by E. John Winner
Now, the whole business of Irish nationalism can get very serious if you’re not careful.
– Liam Clancy 
My father, Joseph Connelly, abandoned his family when I was two years of age. I probably should have hated him and be done with it; but that’s not how children respond to their abandonment. There’s a lot of self-questioning – ‘was I the cause of his leaving?’ – and attempts to prove worthy of a love that will never be acknowledged.
So up to his death of a heart attack in 1989, I went through periods when I tried to adopt Irish culture as somehow my own; as my inheritance. In the long run, these efforts failed, and they left me realizing that I had no cultural inheritance beyond the common culture of the United States. When people ask me where my family came from, I answer without hesitation, “Brooklyn” .
Nonetheless, the efforts to identify with an Irish heritage left me with considerable sympathy for a people that had long suffered the most miserable oppression as a colony of the British Empire. (The British long maintained that Ireland was a willingly subservient kingdom, aligned to Britain in the laughable pretense of a “United Kingdom,” but this was believed only by British colonialists stealing farmland from the Irish and putting them to work as, in effect, serfs.) The oppression really began with Cromwell’s bloody conquest of the Catholic Irish, whom he called “barbarous wretches”; the massacres were bad enough – and the Irish were no saints in these engagements – but the immediate aftermath really established the Anglo-Irish relationship that followed: the policy of suppression “included the wholesale burning of crops, forced population movement, and killing of civilians” . It cut the population by nearly half.
Difficulties, including the occasional Irish rebellion, continued throughout the history of this “union” of Ireland and England, but reached a turning point with the notorious Potato Famine of 1845. The potato had become a staple, because it could be grown in private gardens. When a serious blight stuck, the Irish faced starvation. Cash crops in Ireland were routinely sent to England for wholesale, and if they returned to Ireland for retail sale, they were priced way beyond the ability of the Irish peasantry to pay. These practices were unaddressed by the British government for some five years . By the end of the famine, roughly 1852, the Irish population was estimated as having lost more than 2 million, half to starvation, half to emigration. The British – many of whom agreed with Cromwell’s assessment of the Irish character as barbarous and wretched (and shameless Catholics to boot) – thought that with the famine ended, markets would naturally stabilize, and relations with the Irish could be restored to way they were under the Acts of Union of 1801. They were wrong. Survivors of the Famine and their heirs remembered what they had gone through and who had put them through it. Irish political activists were no longer interested in “protesting” impoverished economic conditions that the British colonialists could exploit. They knew that any such conditions would inevitably recur as long as the colonialists controlled the economy. So began the long hard struggle that would lead to Irish independence.
Irish rebel songs had been recorded since at least the 17th century (“Seán Ó Duibhir a’Ghleanna” on the Battle of Aughrim during the Williamite War, 1691). Indeed, there are so many of them that they form a genre of their own. (Going by Wikipedia, they seem to comprise about a third of all catalogued folk songs of Ireland .) However, they truly embed themselves in Irish culture in the decades leading up to the War of Independence (1919-21). They include exhortations to fight for “dear old Ireland,” reports of battles, like “Foggy Dew” (Easter Rebellion, 1916), elegies for slain soldiers; as well as opinions on differing perspectives on the politics of the era, especially concerning those that erupted into violence during the Civil War of 1922.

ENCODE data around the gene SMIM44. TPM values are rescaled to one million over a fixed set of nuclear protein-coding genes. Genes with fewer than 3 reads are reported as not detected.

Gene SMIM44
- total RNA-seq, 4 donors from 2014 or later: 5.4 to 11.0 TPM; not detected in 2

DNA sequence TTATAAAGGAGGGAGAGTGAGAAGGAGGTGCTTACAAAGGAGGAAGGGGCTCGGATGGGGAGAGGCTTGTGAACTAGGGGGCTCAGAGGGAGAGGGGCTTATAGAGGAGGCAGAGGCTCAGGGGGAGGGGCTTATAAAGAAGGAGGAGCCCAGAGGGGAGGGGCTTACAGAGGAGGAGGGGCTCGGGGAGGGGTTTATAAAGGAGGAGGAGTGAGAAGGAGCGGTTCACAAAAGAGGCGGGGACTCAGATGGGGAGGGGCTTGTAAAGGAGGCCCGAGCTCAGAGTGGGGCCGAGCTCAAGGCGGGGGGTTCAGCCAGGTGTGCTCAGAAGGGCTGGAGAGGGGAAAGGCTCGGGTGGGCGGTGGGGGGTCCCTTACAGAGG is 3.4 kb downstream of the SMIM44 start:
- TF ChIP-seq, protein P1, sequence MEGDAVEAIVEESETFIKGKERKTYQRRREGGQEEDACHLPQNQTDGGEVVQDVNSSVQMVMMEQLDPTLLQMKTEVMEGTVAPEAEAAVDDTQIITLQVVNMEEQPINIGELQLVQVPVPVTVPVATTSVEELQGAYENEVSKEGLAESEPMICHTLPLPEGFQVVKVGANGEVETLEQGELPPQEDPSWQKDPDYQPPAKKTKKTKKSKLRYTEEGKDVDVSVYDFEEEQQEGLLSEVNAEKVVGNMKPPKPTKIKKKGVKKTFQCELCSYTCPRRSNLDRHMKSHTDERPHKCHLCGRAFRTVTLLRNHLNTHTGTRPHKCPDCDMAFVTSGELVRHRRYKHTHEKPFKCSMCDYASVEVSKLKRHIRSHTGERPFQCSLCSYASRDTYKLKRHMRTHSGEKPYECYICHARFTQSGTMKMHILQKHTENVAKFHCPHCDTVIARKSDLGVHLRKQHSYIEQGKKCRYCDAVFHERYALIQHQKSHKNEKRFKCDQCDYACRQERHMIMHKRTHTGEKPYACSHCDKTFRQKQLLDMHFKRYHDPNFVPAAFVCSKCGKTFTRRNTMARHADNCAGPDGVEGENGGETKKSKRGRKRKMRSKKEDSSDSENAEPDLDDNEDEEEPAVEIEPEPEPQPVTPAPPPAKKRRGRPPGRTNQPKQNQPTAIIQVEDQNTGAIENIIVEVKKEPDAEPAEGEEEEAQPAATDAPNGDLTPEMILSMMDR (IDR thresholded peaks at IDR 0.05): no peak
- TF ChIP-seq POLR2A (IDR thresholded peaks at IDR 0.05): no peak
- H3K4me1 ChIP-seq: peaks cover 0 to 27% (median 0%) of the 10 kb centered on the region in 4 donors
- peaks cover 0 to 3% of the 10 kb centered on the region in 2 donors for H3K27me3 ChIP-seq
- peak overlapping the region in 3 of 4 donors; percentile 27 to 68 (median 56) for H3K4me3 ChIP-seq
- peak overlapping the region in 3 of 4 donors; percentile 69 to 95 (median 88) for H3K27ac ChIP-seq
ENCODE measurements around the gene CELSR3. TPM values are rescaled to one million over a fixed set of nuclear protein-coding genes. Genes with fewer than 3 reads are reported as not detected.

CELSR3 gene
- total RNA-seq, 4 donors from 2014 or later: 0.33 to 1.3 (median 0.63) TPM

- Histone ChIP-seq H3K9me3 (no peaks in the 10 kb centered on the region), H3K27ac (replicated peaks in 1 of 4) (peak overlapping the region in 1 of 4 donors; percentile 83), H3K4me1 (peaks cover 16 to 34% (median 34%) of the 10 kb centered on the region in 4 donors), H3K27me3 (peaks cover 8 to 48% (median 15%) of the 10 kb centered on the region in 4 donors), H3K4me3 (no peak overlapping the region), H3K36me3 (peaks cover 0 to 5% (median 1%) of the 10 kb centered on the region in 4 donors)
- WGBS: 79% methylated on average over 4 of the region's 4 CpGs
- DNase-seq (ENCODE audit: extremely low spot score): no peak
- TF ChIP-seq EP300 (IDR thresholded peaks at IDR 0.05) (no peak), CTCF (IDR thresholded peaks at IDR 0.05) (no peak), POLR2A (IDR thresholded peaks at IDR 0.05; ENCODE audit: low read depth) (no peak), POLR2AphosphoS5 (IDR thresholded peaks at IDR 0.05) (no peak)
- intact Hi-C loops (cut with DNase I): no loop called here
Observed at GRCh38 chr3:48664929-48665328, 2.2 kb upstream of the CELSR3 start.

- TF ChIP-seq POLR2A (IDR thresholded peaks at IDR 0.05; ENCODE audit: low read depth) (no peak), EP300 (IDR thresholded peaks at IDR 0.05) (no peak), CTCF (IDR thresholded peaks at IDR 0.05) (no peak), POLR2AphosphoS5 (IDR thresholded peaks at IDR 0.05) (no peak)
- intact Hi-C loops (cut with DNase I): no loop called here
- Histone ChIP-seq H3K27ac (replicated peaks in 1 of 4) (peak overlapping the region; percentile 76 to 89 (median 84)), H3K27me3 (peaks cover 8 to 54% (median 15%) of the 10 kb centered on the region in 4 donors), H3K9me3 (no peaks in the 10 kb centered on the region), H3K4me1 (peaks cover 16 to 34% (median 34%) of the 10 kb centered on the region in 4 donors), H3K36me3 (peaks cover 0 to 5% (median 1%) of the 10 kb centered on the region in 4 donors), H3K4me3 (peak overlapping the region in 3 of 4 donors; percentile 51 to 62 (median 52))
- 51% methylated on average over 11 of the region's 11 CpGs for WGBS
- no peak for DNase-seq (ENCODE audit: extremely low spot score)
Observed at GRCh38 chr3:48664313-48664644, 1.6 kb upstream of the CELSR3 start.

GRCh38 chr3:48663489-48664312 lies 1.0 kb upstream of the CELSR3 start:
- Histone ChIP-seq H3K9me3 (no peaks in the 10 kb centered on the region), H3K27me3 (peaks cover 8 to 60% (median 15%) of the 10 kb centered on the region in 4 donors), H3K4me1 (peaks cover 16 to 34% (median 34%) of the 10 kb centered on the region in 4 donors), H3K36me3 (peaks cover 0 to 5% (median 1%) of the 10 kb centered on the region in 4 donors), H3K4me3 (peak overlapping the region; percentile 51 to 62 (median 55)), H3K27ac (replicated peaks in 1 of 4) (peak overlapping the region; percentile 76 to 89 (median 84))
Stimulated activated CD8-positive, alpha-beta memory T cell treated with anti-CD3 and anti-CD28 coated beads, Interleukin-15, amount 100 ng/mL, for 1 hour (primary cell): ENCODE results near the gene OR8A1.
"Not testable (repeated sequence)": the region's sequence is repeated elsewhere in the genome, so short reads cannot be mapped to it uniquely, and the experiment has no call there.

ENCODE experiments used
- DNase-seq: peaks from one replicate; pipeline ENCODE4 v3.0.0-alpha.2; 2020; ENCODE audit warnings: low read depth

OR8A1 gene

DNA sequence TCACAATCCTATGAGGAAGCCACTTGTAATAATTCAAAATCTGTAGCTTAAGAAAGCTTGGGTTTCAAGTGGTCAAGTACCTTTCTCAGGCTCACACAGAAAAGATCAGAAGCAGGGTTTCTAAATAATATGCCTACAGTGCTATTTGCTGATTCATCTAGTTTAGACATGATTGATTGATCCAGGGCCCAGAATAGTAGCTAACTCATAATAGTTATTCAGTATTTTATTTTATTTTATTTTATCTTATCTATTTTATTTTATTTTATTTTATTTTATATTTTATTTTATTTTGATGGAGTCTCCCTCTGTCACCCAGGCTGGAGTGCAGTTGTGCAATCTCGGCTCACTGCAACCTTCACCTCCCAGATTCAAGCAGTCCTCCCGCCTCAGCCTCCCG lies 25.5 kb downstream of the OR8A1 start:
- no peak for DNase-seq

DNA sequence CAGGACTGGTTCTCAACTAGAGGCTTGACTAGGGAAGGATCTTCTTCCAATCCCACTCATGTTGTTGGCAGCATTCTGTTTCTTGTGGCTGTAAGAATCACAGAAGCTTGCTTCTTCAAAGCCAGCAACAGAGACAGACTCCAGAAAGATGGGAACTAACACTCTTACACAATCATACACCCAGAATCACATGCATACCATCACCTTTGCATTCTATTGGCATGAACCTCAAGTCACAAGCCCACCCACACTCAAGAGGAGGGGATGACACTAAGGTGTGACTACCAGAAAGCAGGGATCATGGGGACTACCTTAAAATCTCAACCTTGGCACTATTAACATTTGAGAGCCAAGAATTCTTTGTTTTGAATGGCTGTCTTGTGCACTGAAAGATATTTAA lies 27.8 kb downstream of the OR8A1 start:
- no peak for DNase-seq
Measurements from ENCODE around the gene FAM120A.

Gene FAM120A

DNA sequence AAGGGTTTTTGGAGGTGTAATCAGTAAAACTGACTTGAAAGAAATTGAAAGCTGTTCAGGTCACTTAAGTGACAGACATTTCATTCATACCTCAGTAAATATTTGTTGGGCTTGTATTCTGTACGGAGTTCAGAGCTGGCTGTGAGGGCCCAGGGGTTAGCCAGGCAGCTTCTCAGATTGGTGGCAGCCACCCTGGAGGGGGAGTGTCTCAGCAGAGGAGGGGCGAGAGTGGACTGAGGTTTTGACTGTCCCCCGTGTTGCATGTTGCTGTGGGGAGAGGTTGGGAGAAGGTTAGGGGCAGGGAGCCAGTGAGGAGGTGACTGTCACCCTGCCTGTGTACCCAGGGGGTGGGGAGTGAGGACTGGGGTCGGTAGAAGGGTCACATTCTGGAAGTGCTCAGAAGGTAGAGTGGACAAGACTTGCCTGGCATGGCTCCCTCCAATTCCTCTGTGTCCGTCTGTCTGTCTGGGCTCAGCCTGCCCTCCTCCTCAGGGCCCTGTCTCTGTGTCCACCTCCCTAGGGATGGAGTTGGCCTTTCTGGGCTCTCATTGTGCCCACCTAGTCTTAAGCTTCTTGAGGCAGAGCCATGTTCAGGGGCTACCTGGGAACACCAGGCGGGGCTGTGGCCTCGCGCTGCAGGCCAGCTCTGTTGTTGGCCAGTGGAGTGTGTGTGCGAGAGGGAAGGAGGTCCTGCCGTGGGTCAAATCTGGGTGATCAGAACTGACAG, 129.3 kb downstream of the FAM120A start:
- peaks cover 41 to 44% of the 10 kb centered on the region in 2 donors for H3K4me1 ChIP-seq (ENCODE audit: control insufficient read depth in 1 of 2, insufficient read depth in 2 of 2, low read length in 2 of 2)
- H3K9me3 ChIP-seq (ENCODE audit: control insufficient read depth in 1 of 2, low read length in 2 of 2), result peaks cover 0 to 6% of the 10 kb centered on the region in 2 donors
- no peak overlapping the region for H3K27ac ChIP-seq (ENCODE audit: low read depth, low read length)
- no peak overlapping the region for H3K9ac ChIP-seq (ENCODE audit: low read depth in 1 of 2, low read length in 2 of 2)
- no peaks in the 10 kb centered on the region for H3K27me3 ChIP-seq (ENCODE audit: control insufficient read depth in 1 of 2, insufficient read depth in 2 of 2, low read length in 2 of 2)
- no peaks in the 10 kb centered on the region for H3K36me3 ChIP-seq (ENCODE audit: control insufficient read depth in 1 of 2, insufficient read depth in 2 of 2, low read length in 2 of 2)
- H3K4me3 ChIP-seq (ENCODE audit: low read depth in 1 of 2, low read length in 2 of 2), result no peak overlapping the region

One might object that I haven’t remarked on “the Troubles” in Northern Island, so I will. There have been political songs on both sides of that conflict, as well as, in recent decades, admonitions to peace.  They are all Irish. Because as much as some citizens of North Ireland like to think of themselves as somehow British, no one else does – not even the British, who in signing the accords that brought peace to Ulster (1998), effectively agreed to the right of all the Irish to self-determination.
One can no more remove politics from Irish song, than one could remove the Guinness Brewery from Dublin . But the matter goes much deeper. In fact, throughout the years of occupation, pretty much whatever the Irish sang about was political in nature. They sang of the success of their gardens – that violated British economics. They sang of their children – they weren’t supposed to have so many, those damned Catholics! They sang out their love of their God – in the 17th Century, this got them killed; in the 18th matters improved, it only sent them to prison. They sang of the beauty of their countryside – and were kicked off it left and right. They sang of their trades – which they couldn’t independently practice, without a British approved overseer. All they had to do was warble a note in Gaelic, and they were suspected of some dark satanic plot against the crown. In other words, the very existence of Irish song, the very singing of it, was a politically rebellious act against British domination.